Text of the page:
Water is guiding cultural regeneration, thanks to the recent connection between the Future Food Institute and the UNESCO’s Water Museums Global Network — and specifically with the Water Museum of Venice to restore our direct relationship with the territory and awareness of active environmental protection, starting from cultural heritage and the beauties of freshwater ecosystems.
Especially in our Paideia Campus Living Lab, water is at the heart of collective prosperity, from sustainable landscape planning — supporting rivers’ flow restoration – to the promotion of regenerative agricultural methods. “Restore” is a project funded by the Campania Region under the Rural Development Plan that has seen the Future Food Institute active in the improvement of water resource management in the Cilento area (Italy).
As a vital component of our integral ecological regeneration approach, water is also fundamental to our educational programs, instilling awareness of the current challenges and paradoxes of the blue gold. For this reason, in both the in-person and digital versions of our Boot Camps, water has been tackled under several lenses, from regenerative agricultural practices to climate-smart and regenerative kitchens. Through Future Food, water challenges also entered Italian classrooms, thanks to the Hackathon in the Schools projects.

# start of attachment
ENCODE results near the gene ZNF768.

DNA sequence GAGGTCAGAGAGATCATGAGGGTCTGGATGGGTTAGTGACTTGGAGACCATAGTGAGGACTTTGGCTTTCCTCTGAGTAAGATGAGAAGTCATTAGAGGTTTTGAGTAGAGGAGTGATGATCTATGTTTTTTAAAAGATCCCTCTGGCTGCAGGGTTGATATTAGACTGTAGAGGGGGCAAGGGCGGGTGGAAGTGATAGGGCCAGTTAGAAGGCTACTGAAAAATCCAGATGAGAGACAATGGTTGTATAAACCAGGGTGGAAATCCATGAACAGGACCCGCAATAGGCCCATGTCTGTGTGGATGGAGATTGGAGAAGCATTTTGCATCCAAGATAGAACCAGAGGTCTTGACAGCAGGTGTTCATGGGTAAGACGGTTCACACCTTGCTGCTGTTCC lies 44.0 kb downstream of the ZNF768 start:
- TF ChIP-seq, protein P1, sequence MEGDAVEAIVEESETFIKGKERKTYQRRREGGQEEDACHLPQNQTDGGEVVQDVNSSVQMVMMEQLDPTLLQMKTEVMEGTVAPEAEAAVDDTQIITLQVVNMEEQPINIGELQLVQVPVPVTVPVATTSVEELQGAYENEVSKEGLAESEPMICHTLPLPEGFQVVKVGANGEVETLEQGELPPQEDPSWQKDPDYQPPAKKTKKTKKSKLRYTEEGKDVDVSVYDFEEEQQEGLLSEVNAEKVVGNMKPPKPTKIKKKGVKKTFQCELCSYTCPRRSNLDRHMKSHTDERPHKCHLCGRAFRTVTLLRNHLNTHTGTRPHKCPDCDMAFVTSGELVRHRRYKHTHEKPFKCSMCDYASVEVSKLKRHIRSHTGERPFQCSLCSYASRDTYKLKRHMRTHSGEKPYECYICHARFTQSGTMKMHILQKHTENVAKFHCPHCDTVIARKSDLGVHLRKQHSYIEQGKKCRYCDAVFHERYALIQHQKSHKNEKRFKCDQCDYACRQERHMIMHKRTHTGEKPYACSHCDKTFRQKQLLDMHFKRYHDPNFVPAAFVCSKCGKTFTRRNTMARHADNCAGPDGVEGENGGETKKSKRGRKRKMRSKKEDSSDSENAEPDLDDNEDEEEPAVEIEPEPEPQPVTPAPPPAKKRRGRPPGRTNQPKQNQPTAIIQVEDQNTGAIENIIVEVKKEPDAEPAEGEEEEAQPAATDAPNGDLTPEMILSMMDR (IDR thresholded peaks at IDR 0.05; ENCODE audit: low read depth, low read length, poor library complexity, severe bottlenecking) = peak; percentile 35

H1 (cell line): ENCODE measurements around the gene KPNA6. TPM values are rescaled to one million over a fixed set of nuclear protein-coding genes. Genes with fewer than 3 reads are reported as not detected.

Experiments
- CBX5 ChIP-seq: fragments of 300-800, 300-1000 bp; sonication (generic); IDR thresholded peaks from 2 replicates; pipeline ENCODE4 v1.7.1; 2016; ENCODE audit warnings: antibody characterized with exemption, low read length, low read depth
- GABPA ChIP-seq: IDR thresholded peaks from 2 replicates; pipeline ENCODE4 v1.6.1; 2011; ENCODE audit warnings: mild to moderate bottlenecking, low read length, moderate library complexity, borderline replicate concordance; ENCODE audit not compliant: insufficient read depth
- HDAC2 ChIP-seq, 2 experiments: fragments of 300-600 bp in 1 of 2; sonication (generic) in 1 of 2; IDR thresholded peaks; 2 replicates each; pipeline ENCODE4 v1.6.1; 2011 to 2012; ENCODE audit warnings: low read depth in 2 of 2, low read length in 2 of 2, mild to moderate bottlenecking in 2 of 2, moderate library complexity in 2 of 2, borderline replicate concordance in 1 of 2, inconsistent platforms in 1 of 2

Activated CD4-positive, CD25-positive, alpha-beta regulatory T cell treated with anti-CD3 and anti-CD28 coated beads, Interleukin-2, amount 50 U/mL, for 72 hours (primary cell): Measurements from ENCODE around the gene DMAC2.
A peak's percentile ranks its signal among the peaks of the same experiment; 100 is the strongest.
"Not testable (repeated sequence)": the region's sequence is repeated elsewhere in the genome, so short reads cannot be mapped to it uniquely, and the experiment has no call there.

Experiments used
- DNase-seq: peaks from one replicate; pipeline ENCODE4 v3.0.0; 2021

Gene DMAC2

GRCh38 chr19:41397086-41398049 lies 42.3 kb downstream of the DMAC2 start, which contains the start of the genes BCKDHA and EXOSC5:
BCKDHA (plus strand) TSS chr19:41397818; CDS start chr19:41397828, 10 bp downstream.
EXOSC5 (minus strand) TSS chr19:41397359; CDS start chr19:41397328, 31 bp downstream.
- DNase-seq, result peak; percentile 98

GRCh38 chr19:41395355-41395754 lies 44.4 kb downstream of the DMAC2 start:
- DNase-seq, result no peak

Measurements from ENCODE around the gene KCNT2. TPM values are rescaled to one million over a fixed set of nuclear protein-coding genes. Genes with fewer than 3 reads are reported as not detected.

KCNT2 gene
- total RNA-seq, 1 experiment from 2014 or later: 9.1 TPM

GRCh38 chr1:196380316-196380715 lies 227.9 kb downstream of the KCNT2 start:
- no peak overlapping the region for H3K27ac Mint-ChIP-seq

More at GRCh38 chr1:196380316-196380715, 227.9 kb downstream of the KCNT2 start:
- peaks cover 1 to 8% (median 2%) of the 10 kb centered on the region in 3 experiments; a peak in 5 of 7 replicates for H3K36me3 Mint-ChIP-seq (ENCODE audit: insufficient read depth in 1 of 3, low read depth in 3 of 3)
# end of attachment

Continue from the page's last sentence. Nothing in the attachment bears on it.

Why aren’t students asked for solutions to current challenges as an alternative and collaborative learning experience? Why do we usually offer learners answers rather than open questions? This idea was precisely at the basis of the water challenge launched by Cosmopolites, in collaboration with the Foundation Amore per il Sapere and Future Food Institute to Italian high-school students and teachers.
No circular economy approach can be followed and effectively implemented without the active participation of all the actors of society. Each individual, from policymakers to consumers, needs to play their part.
For this reason, within the EU AgriFood Week, water has been central in debates, conferences, field trips, and action plans.